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John Metcalf

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John Metcalf, or as he was more popularly known, Blind Jack Metcalf (August 15, 1717 – April 26, 1810) was the first of the professional road builders to emerge during the Industrial Revolution.

Although made blind from smallpox at the age of six, John had an eventful life, which was well documented by his own account just before his death. In the period 1765 to 1792 he built about 300 km (180 miles) of turnpike road, mainly in Lancashire, Derbyshire, Cheshire and Yorkshire.

 

Early life

John was born in Knaresborough, England about 15 miles north of Leeds, Yorkshire on August 15, 1717 into a poor family, the son of a horse breeder. At the age of six, he lost his sight to a smallpox infection. The child was given fiddle lessons as a way of making provision for him to earn a living later in life. He became an accomplished fiddler and made this his livelihood in the early adult years. He had an affinity for horses and added to his living with some horse trading. Though blind, he took up swimming and diving, fighting cocks, playing cards, riding, and even hunting. He knew his local area so well he got paid to work as a guide to visitors.

In 1739 Jack befriended Dorothy Benson the landlord's daughter of the Granby inn in Harrogate. When, at the age of 21 he made another woman pregnant, Dorothy begged him not to marry the woman and Jack fled. He then spent some time living along the North Sea coast between Newcastle and London, also lodging with his aunt at Whitby. He continued to work as a fiddler. When he heard Dorothy was to be married to a shoemaker, Jack returned and eloped with her. They married and went on to have four children. Dorothy died in 1778.

His fiddle playing gave him social connections and a patron, Colonel Liddell. In one much repeated story the colonel decided to take his young protégé to London, 190 miles away to the south. John found the colonel’s leisurely progress too slow and went ahead on foot. He reached London first and then returned to Yorkshire before the colonel. He managed this though on foot and blind and the story demonstrates Jacks determination and resourcefulness.

During the Second Jacobite rebellion of 1745 Jack’s connections got him the job of assistant to the recruiting sergeant who was raising a company for the King in the Knaresborough area. Jack went with the army to Scotland. He did not experience action but was employed moving guns over boggy ground. He was later captured but released.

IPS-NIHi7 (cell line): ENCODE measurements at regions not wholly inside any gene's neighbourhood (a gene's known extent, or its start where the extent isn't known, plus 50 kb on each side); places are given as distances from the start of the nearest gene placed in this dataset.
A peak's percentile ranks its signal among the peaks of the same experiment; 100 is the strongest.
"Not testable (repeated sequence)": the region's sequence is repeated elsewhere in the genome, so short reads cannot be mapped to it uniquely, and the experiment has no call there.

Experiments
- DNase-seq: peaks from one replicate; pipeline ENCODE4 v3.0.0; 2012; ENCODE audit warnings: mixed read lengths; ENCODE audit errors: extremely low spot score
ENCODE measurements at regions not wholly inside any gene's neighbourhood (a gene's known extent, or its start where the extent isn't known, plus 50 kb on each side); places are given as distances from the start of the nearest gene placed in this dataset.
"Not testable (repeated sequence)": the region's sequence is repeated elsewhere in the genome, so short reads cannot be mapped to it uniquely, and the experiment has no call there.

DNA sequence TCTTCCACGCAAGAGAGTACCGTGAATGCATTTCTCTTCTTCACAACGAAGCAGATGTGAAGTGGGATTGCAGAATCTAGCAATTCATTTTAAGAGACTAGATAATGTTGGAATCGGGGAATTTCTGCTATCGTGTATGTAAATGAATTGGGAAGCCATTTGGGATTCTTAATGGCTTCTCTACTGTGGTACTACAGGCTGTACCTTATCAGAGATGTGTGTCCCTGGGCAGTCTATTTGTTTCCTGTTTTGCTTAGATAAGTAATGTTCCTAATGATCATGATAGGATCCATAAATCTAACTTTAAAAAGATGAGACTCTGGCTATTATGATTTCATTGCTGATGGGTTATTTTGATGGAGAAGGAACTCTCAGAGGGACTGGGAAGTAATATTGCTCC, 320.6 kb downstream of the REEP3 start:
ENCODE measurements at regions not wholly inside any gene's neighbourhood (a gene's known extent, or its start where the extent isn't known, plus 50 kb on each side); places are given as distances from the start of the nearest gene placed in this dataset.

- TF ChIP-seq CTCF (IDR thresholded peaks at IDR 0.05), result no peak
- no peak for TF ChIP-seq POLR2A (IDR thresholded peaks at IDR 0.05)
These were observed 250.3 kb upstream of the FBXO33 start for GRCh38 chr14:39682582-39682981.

After the war he used his Scottish experience to begin importing Aberdeen stockings to England.

CarrierBefore his army service Jack had tried his hand as a carrier using a four wheeled chaise and a one-horse chair on local trips. When competition cut into this business he switched to carrying fish from the coast to Leeds and Manchester. After 1745 he bought a stone wagon and worked it between York and Knaresborough. By 1754 his business had grown to a stagecoach line. He drove a coach himself, making two trips a week during the summer and one a week in the winter months.

 

Road builder

In 1765 Parliament passed an act authorising turnpike building in the Knaresborough area. There were few people around with road building experience and John seized the opportunity, building on his practical experience as a carrier. He won a contract to build a three-mile section between Minskip and Feamsby of a new road from Harrogate to Boroughbridge. He explored this section of countryside alone and worked out the most practical path. He went on to build roads all over Yorkshire and Lancashire.

Metcalf believed that a good road should have good foundations, be well drained and have a smooth convex (rounded) surface to allow rainwater to drain quickly into ditches at the side of the road. He understood the importance of good drainage, knowing it was rain which caused most of the problems on the roads.

He worked out a way to build a road across a bog using a series of rafts made from ling (a variety of rush or marsh grass) and furze (heather) tied in bundles as foundations. This established his reputation as a road builder as other engineers had believed it could not be done.

He acquired an unequalled mastery of his trade with his own accurate method of calculating costs and materials, which he could never successfully explain to others.

 

Later life

Competition from canals eventually cut into his profits and he retired in 1792 to live with a daughter and her husband at Spofforth Yorkshire. Throughout his career he built 180 miles of road. At 77 he walked to York where he related a detailed account of his life to a publisher (see Ref below). Blind Jack of Knaresborough died in his 93rd year on April 26, 1810, in his home in Spofforth. He is buried in Spofforth Churchyard.

Source: encyclopedia.thefreedictionary.com


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